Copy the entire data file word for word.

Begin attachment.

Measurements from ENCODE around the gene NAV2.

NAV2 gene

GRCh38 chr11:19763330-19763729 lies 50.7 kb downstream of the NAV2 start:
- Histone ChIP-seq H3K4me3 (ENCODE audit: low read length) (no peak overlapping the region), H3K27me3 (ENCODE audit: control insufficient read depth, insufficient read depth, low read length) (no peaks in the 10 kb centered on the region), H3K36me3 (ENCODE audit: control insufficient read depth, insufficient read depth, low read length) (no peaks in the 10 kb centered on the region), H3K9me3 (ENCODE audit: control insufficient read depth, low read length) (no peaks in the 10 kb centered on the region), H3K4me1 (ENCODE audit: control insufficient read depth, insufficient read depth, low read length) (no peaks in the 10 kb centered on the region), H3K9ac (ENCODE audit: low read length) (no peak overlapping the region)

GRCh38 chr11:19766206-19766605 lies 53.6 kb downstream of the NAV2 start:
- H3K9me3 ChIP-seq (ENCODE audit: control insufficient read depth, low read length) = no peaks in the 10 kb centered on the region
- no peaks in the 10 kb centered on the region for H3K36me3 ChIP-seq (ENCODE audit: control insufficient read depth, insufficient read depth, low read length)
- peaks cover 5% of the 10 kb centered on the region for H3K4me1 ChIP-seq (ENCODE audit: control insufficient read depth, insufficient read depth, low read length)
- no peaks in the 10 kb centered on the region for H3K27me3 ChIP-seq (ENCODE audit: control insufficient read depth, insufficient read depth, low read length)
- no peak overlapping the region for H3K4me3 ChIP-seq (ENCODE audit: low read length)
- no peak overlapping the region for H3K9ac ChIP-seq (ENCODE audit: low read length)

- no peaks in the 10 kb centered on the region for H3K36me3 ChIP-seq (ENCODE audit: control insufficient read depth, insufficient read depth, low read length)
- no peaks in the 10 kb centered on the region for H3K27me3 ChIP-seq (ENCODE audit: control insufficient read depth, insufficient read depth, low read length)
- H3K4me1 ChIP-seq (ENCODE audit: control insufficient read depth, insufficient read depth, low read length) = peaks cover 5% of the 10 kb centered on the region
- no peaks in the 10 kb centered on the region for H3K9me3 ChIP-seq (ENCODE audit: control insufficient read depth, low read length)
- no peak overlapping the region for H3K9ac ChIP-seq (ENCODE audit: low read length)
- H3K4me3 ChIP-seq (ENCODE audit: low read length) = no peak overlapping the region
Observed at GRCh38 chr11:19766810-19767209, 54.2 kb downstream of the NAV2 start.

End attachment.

Measurements from ENCODE around the gene NAV2.

NAV2 gene

GRCh38 chr11:19763330-19763729 lies 50.7 kb downstream of the NAV2 start:
- Histone ChIP-seq H3K4me3 (ENCODE audit: low read length) (no peak overlapping the region), H3K27me3 (ENCODE audit: control insufficient read depth, insufficient read depth, low read length) (no peaks in the 10 kb centered on the region), H3K36me3 (ENCODE audit: control insufficient read depth, insufficient read depth, low read length) (no peaks in the 10 kb centered on the region), H3K9me3 (ENCODE audit: control insufficient read depth, low read length) (no peaks in the 10 kb centered on the region), H3K4me1 (ENCODE audit: control insufficient read depth, insufficient read depth, low read length) (no peaks in the 10 kb centered on the region), H3K9ac (ENCODE audit: low read length) (no peak overlapping the region)

GRCh38 chr11:19766206-19766605 lies 53.6 kb downstream of the NAV2 start:
- H3K9me3 ChIP-seq (ENCODE audit: control insufficient read depth, low read length) = no peaks in the 10 kb centered on the region
- no peaks in the 10 kb centered on the region for H3K36me3 ChIP-seq (ENCODE audit: control insufficient read depth, insufficient read depth, low read length)
- peaks cover 5% of the 10 kb centered on the region for H3K4me1 ChIP-seq (ENCODE audit: control insufficient read depth, insufficient read depth, low read length)
- no peaks in the 10 kb centered on the region for H3K27me3 ChIP-seq (ENCODE audit: control insufficient read depth, insufficient read depth, low read length)
- no peak overlapping the region for H3K4me3 ChIP-seq (ENCODE audit: low read length)
- no peak overlapping the region for H3K9ac ChIP-seq (ENCODE audit: low read length)

- no peaks in the 10 kb centered on the region for H3K36me3 ChIP-seq (ENCODE audit: control insufficient read depth, insufficient read depth, low read length)
- no peaks in the 10 kb centered on the region for H3K27me3 ChIP-seq (ENCODE audit: control insufficient read depth, insufficient read depth, low read length)
- H3K4me1 ChIP-seq (ENCODE audit: control insufficient read depth, insufficient read depth, low read length) = peaks cover 5% of the 10 kb centered on the region
- no peaks in the 10 kb centered on the region for H3K9me3 ChIP-seq (ENCODE audit: control insufficient read depth, low read length)
- no peak overlapping the region for H3K9ac ChIP-seq (ENCODE audit: low read length)
- H3K4me3 ChIP-seq (ENCODE audit: low read length) = no peak overlapping the region
Observed at GRCh38 chr11:19766810-19767209, 54.2 kb downstream of the NAV2 start.